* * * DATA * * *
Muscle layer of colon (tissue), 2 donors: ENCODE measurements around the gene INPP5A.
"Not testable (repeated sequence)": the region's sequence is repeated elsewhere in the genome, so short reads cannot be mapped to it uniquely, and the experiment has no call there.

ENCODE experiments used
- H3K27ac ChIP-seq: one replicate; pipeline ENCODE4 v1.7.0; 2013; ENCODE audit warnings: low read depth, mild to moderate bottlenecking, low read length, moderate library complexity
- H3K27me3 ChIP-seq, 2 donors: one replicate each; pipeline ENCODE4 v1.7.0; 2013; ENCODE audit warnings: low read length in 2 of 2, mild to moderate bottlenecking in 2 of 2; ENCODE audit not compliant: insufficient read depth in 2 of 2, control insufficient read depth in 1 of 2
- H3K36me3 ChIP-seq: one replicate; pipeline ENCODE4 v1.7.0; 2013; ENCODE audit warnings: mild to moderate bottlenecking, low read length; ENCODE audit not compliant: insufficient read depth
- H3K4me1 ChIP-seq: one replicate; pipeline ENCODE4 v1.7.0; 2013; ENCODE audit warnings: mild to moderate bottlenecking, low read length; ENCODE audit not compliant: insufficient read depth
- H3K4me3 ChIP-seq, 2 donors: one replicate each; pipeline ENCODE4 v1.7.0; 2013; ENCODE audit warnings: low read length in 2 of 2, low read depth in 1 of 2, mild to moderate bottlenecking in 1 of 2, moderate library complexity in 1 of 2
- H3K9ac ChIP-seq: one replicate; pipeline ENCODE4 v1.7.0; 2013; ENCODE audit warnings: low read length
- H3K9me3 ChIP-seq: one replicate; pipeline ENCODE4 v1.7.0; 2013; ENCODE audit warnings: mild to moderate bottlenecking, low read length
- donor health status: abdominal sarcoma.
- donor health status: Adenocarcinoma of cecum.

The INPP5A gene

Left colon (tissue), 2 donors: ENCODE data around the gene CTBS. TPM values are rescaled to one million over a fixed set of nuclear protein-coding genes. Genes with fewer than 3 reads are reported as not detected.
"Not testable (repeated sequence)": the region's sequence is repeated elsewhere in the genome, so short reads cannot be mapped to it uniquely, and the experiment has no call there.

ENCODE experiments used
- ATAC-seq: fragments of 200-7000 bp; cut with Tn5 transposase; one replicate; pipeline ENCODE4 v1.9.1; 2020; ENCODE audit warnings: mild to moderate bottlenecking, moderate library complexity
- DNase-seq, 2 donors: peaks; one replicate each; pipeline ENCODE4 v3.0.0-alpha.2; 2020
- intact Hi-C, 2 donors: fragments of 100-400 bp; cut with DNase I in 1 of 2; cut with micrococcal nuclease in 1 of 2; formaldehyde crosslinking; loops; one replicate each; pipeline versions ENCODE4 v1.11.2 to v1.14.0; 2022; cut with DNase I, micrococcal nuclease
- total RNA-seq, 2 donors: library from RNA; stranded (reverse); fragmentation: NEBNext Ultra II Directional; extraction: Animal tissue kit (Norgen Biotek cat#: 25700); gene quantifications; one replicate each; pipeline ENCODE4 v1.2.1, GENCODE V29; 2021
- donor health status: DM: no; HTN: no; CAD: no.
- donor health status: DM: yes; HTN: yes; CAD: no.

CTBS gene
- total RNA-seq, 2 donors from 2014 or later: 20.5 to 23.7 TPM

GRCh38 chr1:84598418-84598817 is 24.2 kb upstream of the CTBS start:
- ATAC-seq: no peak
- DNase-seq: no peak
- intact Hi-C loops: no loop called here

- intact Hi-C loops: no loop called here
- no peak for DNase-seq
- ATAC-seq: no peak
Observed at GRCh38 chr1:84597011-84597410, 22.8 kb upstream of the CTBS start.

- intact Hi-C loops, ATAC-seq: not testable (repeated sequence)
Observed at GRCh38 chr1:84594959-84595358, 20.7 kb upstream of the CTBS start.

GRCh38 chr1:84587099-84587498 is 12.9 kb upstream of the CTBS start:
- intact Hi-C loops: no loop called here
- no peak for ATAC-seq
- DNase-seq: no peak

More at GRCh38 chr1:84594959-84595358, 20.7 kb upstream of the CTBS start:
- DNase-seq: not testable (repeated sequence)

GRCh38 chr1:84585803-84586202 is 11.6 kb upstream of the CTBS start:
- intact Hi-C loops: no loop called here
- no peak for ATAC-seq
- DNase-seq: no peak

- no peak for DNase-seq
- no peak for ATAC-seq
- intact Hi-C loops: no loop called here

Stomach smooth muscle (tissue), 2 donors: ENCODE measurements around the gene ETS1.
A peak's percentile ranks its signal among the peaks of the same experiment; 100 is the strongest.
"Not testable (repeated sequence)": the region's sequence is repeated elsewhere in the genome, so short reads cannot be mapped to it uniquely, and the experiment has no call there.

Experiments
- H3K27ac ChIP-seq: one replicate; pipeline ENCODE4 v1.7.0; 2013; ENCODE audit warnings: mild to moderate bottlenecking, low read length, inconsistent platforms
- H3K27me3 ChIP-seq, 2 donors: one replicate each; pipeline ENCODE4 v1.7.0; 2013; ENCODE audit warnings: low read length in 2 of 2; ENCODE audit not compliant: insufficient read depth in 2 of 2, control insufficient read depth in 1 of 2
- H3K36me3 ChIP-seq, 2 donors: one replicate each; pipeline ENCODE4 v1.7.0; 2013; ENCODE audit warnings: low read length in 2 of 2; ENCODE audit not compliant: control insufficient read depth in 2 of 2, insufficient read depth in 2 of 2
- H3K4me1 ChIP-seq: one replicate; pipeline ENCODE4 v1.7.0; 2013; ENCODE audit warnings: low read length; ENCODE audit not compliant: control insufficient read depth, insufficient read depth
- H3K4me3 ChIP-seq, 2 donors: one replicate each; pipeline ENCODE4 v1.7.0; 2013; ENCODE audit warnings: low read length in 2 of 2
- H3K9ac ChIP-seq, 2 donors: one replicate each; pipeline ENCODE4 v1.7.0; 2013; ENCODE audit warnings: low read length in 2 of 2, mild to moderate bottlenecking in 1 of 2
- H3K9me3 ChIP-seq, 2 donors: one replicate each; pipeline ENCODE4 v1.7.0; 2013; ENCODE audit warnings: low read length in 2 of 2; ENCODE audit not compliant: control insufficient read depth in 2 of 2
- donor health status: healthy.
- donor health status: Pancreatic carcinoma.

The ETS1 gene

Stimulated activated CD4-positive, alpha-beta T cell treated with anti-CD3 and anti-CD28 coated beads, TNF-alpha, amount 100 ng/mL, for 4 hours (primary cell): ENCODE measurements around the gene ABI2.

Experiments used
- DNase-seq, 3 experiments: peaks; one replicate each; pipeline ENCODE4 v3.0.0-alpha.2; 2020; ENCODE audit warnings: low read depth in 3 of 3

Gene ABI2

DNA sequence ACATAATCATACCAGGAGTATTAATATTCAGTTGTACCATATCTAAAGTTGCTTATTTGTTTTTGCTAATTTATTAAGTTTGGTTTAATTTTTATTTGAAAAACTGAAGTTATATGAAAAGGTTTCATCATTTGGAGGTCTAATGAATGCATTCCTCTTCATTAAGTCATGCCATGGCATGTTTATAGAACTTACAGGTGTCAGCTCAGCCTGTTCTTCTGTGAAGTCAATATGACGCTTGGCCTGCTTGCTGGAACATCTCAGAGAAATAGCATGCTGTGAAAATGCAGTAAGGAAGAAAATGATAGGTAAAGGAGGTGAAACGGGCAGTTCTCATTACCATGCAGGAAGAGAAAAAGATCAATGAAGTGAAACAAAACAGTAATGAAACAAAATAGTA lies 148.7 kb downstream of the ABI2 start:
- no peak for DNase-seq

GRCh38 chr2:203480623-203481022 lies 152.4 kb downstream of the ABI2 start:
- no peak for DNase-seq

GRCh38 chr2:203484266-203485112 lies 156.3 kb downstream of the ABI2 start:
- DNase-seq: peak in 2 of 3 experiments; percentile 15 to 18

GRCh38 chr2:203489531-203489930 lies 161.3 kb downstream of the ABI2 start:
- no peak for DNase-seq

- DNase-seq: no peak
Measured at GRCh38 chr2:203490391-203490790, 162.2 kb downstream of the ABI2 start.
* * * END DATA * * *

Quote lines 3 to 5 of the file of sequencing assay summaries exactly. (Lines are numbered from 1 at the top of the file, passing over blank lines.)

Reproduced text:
ENCODE experiments used
- H3K27ac ChIP-seq: one replicate; pipeline ENCODE4 v1.7.0; 2013; ENCODE audit warnings: low read depth, mild to moderate bottlenecking, low read length, moderate library complexity
- H3K27me3 ChIP-seq, 2 donors: one replicate each; pipeline ENCODE4 v1.7.0; 2013; ENCODE audit warnings: low read length in 2 of 2, mild to moderate bottlenecking in 2 of 2; ENCODE audit not compliant: insufficient read depth in 2 of 2, control insufficient read depth in 1 of 2